Deen even went so far as to say that the very mention of “the N word” “makes my skin crawl.” Referring to the presumably young blacks who work for her, she said: “It’s very distressing for me to go into my kitchens and I hear what these young people are calling each other.” She continued: “For this problem to be worked on ... these young people are gonna to have to take control and start showing respect for each other and not throwing that word at each other. It makes my skin crawl.”         

Lauer asked Deen if she was a racist. She responded: “No, no I am not. As a child, I was raised in a home that my father tolerated bad grades, maybe breaking a curfew, but he said, ‘Girl, if I ever find out that you behaved in a way that is … unkind … your butt is gonna be mine.”

Deen expressed resentment at the “very, very hurtful lies” spread about her. “People who have worked beside me, walked beside me, know what kind of person I am.” Deen insists that she believes that “every creature on this Earth, every one of God’s creatures, was equal. No matter who you choose to go to bed at night with, no matter what church you go to pray. Everybody should be treated equal. That’s how I was raised.” 

There are, though, some people toward whom Deen has an adverse prejudice. “There’s a couple kinds of people that I don’t like, that I am prejudiced against … and that’s thieves and liars.” 

Deen’s teary-eyed plea for mercy on the Today Show received mixed reviews. 

David Johnson is the CEO of Strategic Vision, a public relations and branding agency located in Suwanee, Georgia. Deen “totally bombed,” he said, and referred to her appearance as “the worst celebrity apology in history.” Johnson characterized hers as “crocodile tears.” 

Mark Pasetsky, CEO of the public relations firm Mark Allen and Co. remarked that Deen’s “was really by far the most uncomfortable celebrity interview I have watched in a very long time. She really needed to take full responsibility for what she said, and it appeared to me that the strategy for this interview was to be pointing the fingers rather than to take responsibility.”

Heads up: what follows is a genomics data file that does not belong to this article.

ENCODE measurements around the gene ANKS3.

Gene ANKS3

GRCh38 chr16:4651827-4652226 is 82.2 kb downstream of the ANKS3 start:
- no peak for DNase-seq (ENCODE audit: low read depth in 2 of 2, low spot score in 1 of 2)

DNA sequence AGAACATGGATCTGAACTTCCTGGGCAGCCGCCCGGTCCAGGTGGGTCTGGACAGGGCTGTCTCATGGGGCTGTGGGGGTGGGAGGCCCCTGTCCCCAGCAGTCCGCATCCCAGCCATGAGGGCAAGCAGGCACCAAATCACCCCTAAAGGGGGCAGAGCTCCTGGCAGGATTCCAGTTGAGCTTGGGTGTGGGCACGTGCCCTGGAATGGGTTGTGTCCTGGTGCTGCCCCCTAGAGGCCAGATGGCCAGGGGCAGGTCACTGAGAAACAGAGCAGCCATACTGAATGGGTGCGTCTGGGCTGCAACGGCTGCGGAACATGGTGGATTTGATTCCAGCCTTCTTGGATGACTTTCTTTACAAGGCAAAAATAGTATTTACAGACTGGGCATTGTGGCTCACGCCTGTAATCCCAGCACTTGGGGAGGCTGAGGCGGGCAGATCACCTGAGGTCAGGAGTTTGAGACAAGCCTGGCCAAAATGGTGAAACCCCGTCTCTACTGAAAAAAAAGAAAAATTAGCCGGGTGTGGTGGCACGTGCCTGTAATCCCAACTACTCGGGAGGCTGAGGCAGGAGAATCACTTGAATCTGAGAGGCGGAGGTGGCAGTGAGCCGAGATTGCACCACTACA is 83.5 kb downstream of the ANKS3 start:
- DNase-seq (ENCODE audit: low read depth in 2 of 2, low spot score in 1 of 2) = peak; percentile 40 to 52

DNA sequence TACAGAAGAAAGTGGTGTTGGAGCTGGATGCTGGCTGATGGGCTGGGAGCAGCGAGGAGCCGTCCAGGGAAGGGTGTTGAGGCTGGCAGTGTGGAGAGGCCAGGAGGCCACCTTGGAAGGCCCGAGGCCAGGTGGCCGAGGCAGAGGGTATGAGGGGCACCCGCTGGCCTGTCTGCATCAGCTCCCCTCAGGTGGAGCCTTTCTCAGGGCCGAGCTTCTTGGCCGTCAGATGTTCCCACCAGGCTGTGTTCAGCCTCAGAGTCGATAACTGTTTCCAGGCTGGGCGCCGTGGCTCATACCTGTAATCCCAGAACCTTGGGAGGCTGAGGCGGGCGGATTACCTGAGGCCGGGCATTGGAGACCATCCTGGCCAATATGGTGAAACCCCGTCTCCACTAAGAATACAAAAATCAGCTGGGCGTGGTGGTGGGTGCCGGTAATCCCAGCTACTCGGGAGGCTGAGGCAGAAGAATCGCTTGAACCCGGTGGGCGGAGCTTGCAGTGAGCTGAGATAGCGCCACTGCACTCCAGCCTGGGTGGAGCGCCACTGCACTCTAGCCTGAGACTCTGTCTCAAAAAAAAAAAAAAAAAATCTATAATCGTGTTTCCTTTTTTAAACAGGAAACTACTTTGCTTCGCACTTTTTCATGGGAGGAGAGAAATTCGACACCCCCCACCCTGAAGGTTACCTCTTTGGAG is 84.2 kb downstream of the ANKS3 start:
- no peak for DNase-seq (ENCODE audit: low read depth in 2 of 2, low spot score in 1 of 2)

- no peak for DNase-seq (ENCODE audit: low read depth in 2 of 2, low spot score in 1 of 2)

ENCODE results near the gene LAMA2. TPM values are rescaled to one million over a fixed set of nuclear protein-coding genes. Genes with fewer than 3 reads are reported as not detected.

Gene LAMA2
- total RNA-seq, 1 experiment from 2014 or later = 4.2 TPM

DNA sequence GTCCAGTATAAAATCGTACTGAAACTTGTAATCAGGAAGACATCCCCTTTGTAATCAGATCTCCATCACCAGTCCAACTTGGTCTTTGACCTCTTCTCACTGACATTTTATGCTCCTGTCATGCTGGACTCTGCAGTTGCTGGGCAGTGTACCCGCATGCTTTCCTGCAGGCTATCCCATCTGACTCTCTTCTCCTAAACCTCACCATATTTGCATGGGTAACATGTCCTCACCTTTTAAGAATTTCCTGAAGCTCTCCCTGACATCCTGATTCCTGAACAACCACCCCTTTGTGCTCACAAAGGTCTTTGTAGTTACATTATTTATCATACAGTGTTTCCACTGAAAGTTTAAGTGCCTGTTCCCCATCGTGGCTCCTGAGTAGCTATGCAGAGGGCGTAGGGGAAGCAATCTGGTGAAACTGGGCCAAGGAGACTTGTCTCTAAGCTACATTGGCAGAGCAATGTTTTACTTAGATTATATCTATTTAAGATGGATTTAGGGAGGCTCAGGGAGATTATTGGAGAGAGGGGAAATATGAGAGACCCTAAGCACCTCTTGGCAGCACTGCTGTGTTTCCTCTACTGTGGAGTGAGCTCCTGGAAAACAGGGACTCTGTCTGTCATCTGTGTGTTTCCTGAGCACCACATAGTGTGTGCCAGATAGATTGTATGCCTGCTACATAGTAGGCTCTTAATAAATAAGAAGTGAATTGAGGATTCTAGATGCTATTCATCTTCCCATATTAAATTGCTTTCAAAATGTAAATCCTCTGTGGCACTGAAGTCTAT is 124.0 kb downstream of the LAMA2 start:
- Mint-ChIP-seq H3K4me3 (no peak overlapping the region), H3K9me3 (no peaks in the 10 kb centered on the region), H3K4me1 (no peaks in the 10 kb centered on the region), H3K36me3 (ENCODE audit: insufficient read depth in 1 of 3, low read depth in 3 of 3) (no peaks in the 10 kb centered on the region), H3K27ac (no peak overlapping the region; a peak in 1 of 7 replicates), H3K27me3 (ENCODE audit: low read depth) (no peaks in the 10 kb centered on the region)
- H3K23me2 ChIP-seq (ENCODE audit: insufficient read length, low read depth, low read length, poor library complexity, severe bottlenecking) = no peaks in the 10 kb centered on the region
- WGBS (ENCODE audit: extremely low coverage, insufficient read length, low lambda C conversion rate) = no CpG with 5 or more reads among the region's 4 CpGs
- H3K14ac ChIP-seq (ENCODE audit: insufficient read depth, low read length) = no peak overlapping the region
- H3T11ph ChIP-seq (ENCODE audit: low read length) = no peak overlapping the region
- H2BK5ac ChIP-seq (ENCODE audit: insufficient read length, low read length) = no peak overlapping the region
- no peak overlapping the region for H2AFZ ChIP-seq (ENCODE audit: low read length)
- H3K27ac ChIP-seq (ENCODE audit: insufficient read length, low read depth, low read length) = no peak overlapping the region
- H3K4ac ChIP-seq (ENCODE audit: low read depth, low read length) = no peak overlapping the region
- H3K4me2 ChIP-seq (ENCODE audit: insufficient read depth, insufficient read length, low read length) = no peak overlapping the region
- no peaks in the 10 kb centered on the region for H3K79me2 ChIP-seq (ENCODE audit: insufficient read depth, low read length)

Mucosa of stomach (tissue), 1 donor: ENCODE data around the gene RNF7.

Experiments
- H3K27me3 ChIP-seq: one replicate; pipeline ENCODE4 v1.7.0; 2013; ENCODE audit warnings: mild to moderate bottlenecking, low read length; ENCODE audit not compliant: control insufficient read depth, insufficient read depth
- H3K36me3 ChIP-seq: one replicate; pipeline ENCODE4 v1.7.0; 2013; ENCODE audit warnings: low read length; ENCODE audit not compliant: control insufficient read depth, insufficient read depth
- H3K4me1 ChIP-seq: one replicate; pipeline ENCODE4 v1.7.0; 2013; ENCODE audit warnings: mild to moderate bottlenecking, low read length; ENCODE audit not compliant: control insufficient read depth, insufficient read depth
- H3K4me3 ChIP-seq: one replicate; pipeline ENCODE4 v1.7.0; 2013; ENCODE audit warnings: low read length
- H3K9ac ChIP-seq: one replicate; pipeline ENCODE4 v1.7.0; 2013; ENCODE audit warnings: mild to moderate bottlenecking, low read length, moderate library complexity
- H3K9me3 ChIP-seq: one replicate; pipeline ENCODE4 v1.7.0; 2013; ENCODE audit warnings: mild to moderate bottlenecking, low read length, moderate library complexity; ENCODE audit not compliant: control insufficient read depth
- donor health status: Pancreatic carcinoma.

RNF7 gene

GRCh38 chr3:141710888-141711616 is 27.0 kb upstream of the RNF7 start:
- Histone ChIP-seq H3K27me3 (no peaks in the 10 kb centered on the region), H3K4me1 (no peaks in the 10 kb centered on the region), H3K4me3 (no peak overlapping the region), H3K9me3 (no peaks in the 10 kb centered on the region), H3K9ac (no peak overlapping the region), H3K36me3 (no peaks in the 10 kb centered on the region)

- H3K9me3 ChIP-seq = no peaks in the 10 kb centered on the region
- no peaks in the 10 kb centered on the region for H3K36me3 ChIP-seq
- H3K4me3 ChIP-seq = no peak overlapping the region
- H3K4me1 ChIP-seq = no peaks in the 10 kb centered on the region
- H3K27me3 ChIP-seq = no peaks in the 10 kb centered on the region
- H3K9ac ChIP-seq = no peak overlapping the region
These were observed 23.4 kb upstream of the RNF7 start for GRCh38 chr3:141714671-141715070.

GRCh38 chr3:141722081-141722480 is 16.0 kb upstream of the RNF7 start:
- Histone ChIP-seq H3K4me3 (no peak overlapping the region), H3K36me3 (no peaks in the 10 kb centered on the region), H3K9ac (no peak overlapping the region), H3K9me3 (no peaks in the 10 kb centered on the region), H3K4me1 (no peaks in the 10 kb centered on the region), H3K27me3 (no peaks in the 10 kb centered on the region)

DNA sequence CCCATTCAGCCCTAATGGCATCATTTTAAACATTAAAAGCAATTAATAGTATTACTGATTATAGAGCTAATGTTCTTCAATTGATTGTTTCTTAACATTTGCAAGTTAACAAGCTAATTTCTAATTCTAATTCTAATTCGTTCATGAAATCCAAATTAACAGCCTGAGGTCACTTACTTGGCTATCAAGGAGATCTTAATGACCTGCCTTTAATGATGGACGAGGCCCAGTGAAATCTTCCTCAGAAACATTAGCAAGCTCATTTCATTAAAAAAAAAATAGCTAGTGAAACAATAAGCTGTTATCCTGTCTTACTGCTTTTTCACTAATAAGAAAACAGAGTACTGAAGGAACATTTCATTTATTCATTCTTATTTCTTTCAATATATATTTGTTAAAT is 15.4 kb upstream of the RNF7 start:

On the other hand, people like Howard Bragman, the vice-chairman of, saw matters quite otherwise. “You couldn’t watch this interview and not feel her pain,” he asserted. 

Bragman was not alone. Allen Adamson, the managing director of Landor Associates, a branding agency, stated that Deen “did a pretty credible job of delivering her message.”

Donald Trump too had some encouraging words for Deen. The business mogul tweeted that while Deen “made a big mistake in using a forbidden word,” still she “must be given some credit for admitting her mistake.” He exclaimed: “She will be back!”

Interestingly, although Deen proved to be ratings gold for the Today Show, its host, Matt Lauer, elicited far more criticism for his treatment of Deen than Deen had received herself. 

Nancy Powell may be just one viewer, but her take on Lauer represents that of legions of others: “Matt Lauer was rude and condescending in his interview with Paula Deen, not to mention he continued to interrupt and cut Paula off during the interview — he was on the attack — no wonder his popularity is dwindling down!”

Photo of Matt Lauer with Paula Deen